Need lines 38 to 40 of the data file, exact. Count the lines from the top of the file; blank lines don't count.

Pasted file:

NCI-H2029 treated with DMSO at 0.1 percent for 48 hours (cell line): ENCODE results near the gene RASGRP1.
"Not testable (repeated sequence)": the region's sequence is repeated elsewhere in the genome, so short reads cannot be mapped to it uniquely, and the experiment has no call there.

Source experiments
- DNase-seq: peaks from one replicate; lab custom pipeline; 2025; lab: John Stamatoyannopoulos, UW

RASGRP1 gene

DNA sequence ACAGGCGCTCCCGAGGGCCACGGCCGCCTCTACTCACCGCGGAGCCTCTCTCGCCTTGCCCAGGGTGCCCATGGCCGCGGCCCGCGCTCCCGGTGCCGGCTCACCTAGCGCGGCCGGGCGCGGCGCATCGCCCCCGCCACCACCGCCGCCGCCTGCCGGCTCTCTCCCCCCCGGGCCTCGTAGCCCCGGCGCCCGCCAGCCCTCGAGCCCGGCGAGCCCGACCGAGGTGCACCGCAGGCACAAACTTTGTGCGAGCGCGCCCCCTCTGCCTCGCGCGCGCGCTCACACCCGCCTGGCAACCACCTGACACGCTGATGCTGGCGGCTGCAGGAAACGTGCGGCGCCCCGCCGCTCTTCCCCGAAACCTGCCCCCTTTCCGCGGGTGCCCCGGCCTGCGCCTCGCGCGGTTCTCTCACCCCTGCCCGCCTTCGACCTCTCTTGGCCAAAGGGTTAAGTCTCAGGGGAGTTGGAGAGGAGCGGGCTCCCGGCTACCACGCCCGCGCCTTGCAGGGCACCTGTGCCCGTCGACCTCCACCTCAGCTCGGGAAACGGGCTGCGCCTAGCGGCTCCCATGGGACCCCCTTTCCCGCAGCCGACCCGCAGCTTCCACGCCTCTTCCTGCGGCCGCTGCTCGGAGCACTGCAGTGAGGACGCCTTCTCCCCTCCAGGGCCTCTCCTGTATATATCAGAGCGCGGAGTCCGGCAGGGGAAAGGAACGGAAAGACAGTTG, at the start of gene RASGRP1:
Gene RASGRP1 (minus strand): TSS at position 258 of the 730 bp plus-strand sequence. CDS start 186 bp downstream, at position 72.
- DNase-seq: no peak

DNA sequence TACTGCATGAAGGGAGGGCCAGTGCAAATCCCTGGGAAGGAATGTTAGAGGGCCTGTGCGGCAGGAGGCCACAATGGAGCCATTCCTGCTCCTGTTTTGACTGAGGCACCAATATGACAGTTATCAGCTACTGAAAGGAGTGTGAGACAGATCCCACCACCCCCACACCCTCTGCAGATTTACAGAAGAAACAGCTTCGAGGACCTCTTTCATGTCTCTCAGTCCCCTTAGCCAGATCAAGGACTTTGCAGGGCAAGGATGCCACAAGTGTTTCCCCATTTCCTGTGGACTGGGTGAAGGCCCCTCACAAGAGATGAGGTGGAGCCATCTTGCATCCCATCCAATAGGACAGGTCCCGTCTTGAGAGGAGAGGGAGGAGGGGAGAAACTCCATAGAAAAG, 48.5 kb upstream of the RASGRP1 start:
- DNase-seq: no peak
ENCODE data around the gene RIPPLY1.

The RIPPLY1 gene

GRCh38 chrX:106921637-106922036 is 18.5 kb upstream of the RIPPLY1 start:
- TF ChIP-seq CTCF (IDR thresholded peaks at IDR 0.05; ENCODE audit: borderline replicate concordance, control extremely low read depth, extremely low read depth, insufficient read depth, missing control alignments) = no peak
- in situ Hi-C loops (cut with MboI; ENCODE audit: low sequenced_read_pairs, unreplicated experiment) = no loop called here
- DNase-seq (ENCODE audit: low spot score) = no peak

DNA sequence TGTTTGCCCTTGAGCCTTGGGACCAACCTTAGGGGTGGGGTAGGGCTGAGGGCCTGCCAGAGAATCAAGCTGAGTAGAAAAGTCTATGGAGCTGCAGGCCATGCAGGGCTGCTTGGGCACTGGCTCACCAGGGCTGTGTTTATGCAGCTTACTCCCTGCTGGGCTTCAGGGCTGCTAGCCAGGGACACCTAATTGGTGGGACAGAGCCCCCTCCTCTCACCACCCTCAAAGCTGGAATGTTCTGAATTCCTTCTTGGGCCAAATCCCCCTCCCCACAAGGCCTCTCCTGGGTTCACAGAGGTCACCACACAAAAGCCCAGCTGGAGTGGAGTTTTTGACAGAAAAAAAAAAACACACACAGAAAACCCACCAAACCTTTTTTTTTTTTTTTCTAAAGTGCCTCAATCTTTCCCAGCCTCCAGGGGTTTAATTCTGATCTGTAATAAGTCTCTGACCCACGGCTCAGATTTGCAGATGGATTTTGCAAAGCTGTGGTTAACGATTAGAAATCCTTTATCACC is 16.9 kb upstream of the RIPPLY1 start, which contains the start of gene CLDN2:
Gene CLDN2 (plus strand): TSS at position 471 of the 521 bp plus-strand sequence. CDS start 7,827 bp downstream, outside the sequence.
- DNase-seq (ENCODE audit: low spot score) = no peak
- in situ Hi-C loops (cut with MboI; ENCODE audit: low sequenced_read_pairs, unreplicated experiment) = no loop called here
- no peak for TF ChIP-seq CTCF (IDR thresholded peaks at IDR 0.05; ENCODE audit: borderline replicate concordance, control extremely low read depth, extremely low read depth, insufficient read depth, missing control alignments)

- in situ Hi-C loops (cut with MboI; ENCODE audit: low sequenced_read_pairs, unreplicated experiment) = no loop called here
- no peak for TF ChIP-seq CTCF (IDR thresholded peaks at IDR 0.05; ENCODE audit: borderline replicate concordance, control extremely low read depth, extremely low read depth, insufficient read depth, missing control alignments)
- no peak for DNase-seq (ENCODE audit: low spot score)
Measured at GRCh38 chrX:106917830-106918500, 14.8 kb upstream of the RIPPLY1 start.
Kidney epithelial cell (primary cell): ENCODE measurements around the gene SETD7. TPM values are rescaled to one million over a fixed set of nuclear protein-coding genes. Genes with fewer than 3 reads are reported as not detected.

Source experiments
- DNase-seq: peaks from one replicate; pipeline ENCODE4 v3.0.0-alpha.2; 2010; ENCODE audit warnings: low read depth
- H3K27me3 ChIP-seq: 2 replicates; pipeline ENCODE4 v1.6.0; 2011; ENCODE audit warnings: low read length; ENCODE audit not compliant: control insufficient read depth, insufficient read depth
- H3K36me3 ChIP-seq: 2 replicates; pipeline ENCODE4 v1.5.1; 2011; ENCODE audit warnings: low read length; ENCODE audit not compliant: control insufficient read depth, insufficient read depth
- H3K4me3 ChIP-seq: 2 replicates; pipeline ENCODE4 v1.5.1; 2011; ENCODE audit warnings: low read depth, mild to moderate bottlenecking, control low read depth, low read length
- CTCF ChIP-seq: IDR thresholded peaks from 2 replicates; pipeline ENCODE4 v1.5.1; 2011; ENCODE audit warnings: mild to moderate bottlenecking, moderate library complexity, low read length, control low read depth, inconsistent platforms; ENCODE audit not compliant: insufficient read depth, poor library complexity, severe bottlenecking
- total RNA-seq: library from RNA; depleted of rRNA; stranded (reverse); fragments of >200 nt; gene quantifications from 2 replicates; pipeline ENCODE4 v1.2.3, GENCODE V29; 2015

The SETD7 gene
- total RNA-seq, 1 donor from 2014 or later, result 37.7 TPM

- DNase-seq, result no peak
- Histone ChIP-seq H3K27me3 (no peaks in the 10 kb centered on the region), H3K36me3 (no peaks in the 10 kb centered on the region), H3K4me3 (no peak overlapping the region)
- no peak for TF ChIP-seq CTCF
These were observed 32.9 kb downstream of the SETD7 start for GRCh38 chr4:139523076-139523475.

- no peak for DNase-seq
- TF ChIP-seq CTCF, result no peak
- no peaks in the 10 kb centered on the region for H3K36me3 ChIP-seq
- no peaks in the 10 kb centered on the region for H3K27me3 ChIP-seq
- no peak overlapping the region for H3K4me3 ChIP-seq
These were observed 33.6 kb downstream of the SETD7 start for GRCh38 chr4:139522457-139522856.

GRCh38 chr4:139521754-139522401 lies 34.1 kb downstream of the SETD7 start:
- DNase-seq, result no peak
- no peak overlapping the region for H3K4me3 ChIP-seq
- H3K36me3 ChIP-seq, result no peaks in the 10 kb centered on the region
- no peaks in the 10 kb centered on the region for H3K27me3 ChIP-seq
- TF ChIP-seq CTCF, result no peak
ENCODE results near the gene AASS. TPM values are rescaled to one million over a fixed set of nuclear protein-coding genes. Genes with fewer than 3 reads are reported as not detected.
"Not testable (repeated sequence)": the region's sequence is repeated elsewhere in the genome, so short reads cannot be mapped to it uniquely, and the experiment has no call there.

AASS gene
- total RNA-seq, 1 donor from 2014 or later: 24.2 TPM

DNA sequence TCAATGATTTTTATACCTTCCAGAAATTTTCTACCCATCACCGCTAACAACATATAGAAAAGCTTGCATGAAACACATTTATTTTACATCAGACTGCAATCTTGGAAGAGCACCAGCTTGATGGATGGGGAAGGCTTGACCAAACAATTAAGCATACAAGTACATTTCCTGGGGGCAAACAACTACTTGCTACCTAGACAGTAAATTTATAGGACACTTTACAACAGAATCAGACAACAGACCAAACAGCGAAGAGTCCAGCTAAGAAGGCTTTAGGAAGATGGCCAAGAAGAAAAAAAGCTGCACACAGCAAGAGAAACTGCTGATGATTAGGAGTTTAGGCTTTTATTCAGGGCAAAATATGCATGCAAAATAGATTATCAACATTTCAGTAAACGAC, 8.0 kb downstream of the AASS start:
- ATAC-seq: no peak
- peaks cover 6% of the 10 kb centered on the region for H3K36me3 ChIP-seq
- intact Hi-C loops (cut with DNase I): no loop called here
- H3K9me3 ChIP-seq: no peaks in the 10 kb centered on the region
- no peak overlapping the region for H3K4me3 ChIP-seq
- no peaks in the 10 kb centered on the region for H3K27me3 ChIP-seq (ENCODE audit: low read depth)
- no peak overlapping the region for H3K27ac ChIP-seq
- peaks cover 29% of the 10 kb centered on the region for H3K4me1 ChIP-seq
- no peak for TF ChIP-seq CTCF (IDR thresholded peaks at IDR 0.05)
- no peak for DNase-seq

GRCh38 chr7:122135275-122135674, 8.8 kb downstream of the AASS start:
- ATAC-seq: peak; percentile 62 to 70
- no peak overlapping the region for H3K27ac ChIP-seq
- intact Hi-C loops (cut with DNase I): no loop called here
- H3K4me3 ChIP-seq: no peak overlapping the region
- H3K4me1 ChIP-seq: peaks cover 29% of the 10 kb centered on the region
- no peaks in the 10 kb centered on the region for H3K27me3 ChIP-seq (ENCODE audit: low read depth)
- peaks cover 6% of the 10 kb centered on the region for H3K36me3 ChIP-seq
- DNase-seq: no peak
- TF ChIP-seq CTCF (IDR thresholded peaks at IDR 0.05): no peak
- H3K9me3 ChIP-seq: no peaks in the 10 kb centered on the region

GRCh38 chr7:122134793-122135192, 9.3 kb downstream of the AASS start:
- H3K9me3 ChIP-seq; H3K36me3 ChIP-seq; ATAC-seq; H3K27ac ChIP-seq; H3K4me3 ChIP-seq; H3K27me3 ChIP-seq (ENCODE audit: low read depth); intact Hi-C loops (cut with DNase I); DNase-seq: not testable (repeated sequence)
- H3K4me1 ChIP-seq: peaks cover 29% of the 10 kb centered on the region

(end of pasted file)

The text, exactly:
- no peak for TF ChIP-seq CTCF
These were observed 32.9 kb downstream of the SETD7 start for GRCh38 chr4:139523076-139523475.

- no peak for DNase-seq